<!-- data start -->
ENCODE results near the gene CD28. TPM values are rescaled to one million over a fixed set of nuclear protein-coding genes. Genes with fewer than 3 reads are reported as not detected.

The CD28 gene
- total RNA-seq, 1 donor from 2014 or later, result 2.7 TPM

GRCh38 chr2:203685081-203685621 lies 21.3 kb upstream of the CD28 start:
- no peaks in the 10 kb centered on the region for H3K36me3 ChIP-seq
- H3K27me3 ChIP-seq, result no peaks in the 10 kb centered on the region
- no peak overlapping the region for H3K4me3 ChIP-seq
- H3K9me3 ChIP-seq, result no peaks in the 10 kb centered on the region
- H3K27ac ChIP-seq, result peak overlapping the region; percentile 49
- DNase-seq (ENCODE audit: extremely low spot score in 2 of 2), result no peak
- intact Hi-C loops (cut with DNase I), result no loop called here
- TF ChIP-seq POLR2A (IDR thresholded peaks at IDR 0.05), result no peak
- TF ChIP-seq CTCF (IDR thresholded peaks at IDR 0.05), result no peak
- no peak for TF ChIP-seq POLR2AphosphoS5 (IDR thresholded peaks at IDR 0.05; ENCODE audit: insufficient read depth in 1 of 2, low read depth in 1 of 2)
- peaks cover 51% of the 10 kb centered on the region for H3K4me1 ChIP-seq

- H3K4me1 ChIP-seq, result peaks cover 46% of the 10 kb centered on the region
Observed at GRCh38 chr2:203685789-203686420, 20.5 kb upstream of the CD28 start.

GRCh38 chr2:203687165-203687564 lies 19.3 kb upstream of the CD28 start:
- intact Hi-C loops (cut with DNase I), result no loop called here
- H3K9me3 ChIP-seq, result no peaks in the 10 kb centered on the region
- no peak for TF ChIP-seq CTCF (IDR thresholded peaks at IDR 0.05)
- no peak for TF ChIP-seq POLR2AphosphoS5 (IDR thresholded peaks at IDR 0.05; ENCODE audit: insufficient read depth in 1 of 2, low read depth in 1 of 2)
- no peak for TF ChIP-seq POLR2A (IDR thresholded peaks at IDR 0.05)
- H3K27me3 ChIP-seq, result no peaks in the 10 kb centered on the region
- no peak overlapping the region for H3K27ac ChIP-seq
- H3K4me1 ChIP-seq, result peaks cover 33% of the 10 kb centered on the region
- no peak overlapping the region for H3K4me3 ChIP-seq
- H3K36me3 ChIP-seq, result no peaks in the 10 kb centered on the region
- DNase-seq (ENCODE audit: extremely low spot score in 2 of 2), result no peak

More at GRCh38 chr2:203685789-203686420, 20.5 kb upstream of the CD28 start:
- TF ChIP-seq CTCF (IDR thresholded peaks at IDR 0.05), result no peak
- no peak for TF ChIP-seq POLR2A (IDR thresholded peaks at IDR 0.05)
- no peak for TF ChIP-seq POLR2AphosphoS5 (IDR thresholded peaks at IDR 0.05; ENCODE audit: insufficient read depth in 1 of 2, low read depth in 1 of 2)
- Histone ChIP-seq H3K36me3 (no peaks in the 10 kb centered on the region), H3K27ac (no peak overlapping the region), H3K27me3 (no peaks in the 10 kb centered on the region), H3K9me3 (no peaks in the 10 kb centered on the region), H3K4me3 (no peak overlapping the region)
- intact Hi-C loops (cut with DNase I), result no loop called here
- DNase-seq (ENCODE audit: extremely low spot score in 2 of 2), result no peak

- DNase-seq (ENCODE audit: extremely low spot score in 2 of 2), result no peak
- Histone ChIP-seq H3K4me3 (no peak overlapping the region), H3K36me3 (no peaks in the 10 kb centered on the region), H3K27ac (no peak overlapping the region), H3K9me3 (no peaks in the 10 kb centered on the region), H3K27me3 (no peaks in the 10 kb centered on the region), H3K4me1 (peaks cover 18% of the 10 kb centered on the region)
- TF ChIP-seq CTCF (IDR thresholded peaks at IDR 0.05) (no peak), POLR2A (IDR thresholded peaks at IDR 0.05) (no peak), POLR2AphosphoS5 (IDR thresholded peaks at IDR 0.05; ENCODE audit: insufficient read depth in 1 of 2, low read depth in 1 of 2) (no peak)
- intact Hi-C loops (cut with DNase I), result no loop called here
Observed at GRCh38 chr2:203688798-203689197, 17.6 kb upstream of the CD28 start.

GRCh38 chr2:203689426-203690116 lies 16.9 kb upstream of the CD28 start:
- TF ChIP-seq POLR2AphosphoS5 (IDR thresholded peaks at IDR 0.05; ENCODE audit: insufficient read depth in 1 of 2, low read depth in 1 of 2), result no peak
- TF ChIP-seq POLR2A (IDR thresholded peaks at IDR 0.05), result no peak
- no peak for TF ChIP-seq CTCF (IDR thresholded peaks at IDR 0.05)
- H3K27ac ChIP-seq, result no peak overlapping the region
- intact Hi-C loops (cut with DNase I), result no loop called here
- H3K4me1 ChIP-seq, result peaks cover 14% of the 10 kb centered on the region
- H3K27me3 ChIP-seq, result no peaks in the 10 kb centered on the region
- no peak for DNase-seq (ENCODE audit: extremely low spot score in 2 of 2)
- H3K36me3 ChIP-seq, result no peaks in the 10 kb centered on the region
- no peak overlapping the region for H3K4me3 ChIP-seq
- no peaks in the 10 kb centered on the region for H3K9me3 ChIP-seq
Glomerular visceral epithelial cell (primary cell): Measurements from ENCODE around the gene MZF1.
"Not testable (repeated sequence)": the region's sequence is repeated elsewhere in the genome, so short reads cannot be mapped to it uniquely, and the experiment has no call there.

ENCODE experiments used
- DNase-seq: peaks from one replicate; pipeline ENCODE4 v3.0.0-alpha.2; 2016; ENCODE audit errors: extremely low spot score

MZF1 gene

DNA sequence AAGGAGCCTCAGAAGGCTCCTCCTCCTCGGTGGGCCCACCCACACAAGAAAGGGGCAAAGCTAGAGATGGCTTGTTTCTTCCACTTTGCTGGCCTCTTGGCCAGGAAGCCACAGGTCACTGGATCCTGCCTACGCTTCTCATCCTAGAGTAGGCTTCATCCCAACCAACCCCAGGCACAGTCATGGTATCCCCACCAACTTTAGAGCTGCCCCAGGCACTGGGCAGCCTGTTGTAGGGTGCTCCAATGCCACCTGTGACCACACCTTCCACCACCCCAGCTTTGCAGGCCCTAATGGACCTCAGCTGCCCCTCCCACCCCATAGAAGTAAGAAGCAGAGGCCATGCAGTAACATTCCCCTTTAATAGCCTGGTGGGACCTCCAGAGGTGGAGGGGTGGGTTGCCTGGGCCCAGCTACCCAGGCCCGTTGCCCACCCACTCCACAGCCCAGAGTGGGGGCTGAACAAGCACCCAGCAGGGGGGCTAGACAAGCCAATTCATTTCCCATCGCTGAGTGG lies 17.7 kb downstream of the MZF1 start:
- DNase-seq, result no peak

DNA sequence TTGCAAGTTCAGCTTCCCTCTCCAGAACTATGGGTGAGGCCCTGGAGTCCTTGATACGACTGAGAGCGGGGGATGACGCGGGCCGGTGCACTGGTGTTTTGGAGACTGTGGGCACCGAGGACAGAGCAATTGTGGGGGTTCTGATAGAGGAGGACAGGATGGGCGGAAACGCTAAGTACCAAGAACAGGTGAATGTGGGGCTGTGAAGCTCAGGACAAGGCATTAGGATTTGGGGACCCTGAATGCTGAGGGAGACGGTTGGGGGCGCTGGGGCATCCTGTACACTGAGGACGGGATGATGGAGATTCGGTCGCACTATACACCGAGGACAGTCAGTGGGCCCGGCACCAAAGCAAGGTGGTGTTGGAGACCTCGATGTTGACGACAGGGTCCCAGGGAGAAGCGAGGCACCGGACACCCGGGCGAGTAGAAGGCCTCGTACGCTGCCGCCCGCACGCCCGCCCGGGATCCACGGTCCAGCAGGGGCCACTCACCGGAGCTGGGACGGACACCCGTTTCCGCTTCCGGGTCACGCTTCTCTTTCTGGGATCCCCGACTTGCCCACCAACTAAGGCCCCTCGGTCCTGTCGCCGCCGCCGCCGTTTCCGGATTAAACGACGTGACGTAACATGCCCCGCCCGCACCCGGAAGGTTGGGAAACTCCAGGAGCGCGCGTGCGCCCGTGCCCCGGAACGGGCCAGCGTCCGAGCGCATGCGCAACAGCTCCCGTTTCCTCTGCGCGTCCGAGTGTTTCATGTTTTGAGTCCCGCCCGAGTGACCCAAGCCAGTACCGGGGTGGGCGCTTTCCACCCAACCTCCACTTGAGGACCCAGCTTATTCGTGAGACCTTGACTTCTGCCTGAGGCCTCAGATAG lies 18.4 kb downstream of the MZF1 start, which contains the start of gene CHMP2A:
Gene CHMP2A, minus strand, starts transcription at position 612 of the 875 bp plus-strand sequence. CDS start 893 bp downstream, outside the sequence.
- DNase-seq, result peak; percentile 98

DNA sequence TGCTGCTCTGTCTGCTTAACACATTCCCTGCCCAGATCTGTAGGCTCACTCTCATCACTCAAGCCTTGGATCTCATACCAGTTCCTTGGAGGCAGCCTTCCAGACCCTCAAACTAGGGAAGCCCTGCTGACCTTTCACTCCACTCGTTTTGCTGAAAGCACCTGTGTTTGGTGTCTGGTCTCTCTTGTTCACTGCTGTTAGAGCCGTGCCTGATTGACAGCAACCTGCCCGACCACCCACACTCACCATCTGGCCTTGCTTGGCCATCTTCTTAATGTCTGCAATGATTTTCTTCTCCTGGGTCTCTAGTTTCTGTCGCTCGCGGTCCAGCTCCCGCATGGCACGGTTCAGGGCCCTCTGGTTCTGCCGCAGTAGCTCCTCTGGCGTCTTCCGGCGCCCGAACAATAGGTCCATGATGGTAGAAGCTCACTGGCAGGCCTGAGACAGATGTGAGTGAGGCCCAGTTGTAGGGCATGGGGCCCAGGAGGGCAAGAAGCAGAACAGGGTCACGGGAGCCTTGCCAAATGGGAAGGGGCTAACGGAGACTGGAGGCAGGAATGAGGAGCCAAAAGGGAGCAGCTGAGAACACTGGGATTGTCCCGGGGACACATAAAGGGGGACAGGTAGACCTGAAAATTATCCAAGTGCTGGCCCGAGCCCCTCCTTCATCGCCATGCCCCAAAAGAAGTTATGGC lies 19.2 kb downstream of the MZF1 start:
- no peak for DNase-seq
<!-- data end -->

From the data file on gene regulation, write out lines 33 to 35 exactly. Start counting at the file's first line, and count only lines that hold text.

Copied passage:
- no peak for TF ChIP-seq POLR2AphosphoS5 (IDR thresholded peaks at IDR 0.05; ENCODE audit: insufficient read depth in 1 of 2, low read depth in 1 of 2)
- Histone ChIP-seq H3K36me3 (no peaks in the 10 kb centered on the region), H3K27ac (no peak overlapping the region), H3K27me3 (no peaks in the 10 kb centered on the region), H3K9me3 (no peaks in the 10 kb centered on the region), H3K4me3 (no peak overlapping the region)
- intact Hi-C loops (cut with DNase I), result no loop called here